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Elizabethan drama 1558 - 1603

From the Elizabethan drama comes some of the most highly respected plays in western drama.
The period coincides with the reign of Elizabeth I, 1558-1603, although some consider the period
to have ended in 1642 along with the closing of the theatres.
Elizabeth I was a powerful, resolute monarch, who returned England to Protestantism, quelled a
great deal of internal turmoil and unified the nation. She was also a great supporter of the arts
which determined a surge of the theatre activities.
During her reign, some playwrights were able to make a comfortable living by receiving a royal
patronage. There was a great deal of theatrical activity and many public and many public theatres
were also built on the outskirts of London. Theatre was a popular pastime and people of all walks
of life attended. Although women were no allowed on stage, they did attend performances and
often made up a substantial part of the audience. It also drew pickpockets, cutpurses and
prostitutes.
Because of the perceived bad influence of the theatres, the Puritans were opposed to them and
succeeded in shutting them down in 1642.
Some of the most important playwrights come from the Elizabethan era, including William
Shakespeare, Ben Johnson and Christopher Marlowe. They wrote plays patterned on previous
sources, including Greek tragedy, Senecas plays, Attic drama, English miracle plays, morality
plays and interludes.
Elizabethan tragedy dealt with heroic themes, usually centering on a great personality who is
destroyed by his own passion and ambition. Medieval tradition was blended with Renaissance
optimism.
The renaissance 1450 1660
Refers to the emergence and new interest in classical Greek and Roman texts that took place
between the Middle Ages and the modern period.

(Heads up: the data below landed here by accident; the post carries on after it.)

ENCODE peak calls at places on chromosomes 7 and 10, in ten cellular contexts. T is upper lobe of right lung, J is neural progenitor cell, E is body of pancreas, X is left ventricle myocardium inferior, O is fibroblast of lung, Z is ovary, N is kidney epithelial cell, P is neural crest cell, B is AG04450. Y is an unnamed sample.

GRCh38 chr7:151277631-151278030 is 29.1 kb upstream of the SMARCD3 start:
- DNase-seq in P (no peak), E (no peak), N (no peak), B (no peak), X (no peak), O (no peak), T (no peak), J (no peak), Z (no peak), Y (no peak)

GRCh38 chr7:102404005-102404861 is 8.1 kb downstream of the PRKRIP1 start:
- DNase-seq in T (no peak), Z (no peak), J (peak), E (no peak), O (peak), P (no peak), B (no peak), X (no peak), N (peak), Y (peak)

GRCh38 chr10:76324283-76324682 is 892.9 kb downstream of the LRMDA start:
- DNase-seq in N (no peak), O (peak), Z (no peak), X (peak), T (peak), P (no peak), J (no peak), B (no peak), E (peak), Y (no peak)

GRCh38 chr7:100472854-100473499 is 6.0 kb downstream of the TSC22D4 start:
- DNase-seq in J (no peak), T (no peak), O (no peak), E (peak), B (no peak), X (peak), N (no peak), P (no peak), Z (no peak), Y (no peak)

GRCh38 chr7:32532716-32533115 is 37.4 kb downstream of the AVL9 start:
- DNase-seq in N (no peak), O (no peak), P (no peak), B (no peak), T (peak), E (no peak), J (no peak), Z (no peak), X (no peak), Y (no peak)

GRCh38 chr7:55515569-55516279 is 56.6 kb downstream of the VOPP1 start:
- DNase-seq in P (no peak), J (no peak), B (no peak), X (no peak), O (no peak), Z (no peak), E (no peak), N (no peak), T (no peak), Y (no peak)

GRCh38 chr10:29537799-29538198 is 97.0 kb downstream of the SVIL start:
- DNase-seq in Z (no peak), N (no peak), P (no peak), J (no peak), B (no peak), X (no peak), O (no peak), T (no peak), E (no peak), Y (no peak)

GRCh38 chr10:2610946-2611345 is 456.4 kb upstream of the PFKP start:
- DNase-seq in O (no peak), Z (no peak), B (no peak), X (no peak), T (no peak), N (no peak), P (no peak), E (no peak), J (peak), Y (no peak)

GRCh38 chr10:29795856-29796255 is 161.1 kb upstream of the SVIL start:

With the advent of the printing press in 1440, the development of the vernacular languages and
the weakening influence of the Catholic Church on daily life, Renaissance writers had new
avenues for expressing their views.
Early writers such as D. Erasmus and Thomas More staged direct attacks on the church and
society (Utopia). These writers helped open doors for later ones including W. Shakespeare.
a. For a man who is regarded by many critics as one of the most important writers in
history, very little is known about Shakespeare. Most of the details are derived from
speculations. It is assumed that he received a well-renowned, humanistic education and

given the enormous kind of situations presented in his plays, he observed many vocations
and activities.
b. W. Shakespeare was first and foremost a humanist, and all of his plays distinctly capture
this Renaissance spirit.
In his tragedy Hamlet, Shakespeare gives his title character an introspective intellect that is
both humanist and modern.
The play, published in 1600-1601, details the internal struggle that prince Hamlet of Denmark
faces in deciding whether to avenge his fathers murder by killing his uncle, the king. Although
his fathers ghost commands Hamlet to kill the murderer, Hamlet is not easily swayed and thinks
the problem for himself. In the process, Hamlet considers many ideas about philosophy and
human experience, facing a spiritual crisis all this time.
The play resonated with Shakespeares contemporary audience and has continued to affect
audiences and critics into the 21st century.
What separates Hamlet from other revenge plays is that the action we expect to see is
continually postponed while Hamlet tries to obtain more certain knowledge about what he is
doing but poses many questions: Can we have certain knowledge about ghosts? How do we
know they even exist? Etc.
Many saw Hamlet as a play about indecisiveness and thus Hamlets failure to act properly but
its more likely to see that the impossibility of certainty was what made it hard for Hamlet to
decide.